Saint Etienne

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Continental Review

by William Cooper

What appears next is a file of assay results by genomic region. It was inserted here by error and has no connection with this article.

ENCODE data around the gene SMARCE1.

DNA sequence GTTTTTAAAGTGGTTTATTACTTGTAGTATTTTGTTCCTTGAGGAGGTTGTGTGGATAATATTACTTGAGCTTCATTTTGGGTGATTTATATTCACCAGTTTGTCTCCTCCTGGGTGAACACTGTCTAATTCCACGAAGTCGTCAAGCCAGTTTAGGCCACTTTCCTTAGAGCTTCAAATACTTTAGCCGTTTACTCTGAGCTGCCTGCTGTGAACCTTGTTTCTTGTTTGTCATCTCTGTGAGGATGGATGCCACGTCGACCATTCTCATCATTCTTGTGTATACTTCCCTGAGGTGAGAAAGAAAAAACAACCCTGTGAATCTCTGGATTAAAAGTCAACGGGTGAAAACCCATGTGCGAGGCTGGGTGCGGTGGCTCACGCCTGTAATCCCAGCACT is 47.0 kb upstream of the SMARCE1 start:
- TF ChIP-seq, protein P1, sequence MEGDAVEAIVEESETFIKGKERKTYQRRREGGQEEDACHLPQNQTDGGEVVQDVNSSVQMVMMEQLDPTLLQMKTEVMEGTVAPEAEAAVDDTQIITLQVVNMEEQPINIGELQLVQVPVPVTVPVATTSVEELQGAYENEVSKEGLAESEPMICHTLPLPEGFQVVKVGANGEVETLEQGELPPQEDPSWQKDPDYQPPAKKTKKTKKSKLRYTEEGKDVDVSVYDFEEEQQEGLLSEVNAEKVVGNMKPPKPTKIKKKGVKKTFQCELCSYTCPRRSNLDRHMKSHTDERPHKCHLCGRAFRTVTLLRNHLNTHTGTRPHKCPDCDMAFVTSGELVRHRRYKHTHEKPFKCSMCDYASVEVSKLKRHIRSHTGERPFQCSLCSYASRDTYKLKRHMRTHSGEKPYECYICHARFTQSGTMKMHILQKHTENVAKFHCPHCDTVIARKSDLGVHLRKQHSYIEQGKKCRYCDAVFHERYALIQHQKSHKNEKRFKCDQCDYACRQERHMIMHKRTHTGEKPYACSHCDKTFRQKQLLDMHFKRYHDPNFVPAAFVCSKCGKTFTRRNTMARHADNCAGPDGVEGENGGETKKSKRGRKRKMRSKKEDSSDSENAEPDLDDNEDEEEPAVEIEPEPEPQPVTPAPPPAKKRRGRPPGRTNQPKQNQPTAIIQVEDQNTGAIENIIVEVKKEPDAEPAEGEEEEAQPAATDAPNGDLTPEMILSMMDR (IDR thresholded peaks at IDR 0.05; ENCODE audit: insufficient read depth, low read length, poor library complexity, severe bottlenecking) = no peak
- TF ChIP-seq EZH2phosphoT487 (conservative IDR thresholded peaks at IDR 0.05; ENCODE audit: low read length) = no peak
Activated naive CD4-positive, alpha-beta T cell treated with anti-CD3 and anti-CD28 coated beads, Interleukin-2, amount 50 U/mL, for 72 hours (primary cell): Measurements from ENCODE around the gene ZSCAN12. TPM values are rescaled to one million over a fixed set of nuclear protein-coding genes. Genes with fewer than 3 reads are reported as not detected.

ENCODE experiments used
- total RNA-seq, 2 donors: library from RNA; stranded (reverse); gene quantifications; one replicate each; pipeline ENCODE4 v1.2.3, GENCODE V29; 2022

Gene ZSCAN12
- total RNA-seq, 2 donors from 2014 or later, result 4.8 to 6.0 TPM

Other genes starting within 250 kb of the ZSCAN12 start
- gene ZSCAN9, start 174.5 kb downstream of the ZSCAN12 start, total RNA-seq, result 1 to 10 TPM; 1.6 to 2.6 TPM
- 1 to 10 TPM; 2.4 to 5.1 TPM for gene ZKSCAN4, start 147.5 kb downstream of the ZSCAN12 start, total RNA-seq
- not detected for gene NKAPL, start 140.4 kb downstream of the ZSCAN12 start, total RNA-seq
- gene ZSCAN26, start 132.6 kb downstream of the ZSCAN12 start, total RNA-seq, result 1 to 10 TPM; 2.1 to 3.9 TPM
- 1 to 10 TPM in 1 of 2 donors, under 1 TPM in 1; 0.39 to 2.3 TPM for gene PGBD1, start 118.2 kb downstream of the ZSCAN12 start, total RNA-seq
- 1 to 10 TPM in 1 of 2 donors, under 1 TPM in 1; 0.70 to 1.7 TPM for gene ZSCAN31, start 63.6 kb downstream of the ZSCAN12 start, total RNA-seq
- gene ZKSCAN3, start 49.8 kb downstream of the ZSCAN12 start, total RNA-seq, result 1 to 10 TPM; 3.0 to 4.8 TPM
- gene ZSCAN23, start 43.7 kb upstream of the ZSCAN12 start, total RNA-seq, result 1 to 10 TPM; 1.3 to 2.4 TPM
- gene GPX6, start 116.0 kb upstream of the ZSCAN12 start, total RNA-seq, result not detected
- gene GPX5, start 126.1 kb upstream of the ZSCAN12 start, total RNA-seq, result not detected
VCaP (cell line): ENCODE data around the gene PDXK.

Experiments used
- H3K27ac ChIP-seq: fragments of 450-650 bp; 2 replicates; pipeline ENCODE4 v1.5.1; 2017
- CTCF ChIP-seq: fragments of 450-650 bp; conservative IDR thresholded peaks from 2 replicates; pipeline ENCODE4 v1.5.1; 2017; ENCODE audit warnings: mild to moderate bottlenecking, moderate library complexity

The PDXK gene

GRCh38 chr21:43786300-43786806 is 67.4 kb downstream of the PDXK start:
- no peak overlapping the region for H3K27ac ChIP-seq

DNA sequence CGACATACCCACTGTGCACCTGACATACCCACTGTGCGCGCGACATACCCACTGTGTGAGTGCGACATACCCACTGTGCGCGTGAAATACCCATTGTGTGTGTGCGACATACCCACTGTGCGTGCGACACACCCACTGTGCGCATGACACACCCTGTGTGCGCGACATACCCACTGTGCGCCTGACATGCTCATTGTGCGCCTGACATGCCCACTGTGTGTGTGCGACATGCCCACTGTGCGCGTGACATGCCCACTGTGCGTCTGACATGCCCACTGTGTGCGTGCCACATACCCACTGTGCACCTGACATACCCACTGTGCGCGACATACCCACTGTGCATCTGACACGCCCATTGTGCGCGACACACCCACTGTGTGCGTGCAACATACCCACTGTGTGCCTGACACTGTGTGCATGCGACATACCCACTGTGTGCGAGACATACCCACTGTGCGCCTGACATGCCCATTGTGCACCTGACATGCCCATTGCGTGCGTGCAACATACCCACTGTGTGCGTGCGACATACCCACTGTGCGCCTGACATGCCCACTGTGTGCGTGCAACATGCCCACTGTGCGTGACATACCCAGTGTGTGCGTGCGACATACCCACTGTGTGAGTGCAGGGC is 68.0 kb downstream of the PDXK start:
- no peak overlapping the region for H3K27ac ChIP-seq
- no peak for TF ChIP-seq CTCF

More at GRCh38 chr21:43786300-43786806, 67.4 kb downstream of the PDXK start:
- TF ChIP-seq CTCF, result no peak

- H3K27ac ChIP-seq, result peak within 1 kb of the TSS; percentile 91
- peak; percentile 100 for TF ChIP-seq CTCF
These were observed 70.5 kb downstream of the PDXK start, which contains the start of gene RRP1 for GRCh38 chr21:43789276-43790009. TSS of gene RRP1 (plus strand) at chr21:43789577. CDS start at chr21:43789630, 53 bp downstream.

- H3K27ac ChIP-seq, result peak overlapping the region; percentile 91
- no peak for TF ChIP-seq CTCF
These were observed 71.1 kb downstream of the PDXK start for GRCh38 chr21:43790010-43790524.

The trio Saint Etienne (songwriters/musicians Pete Wiggs and Bob Stanley and vocalist Sarah Cracknell) has been a popular fixture in the British indie dance scene since the release of its debut album Foxbase Alpha in 1992. Combining '60s-influenced pop and the acid house rhythms of the British club scene, the band has scored with a series of successful European albums and singles. Saint Etienne has also earned critical acclaim and a loyal cult following in America (particularly in dance clubs), though U.S. commercial success has been elusive. Saint Etienne has released a series of strong albums since the early 1990s. Continental is a superb collection of mostly previously released material, and it's a nice introduction to their solid body of work. Their strong points are the combination of atmospheric (yet accessible) arrangements and Sarah Cracknell's '60s girl group cooing. However, her vocals are not derivative or cutesy, instead lending substantial personality to the material. "Burnt Out Car" and "He's on the Phone" benefit greatly from her performances, mainly because Saint Etienne rarely incorporates obvious pop hooks. Rather, the band relies more on rhythm and personality, making it considerably more complex than the average pop/dance band. Continental's best track is a house cover of Gary Numan's "Stormtrooper in Drag" (it previously appeared on a Gary Numan tribute album), which is odd in concept but surprisingly effective. Fortunately, Continental surrounds that tune with equally competent Saint Etienne originals. Any of the group's studio albums, particularly So Tough and Tiger Bay, will serve as a nice introduction to the band's music, since the trio's best albums stand on their own quite nicely. However, various collections of singles, remixes, and rare material have also been released, and Continental is by far one of the best. Highly recommended.

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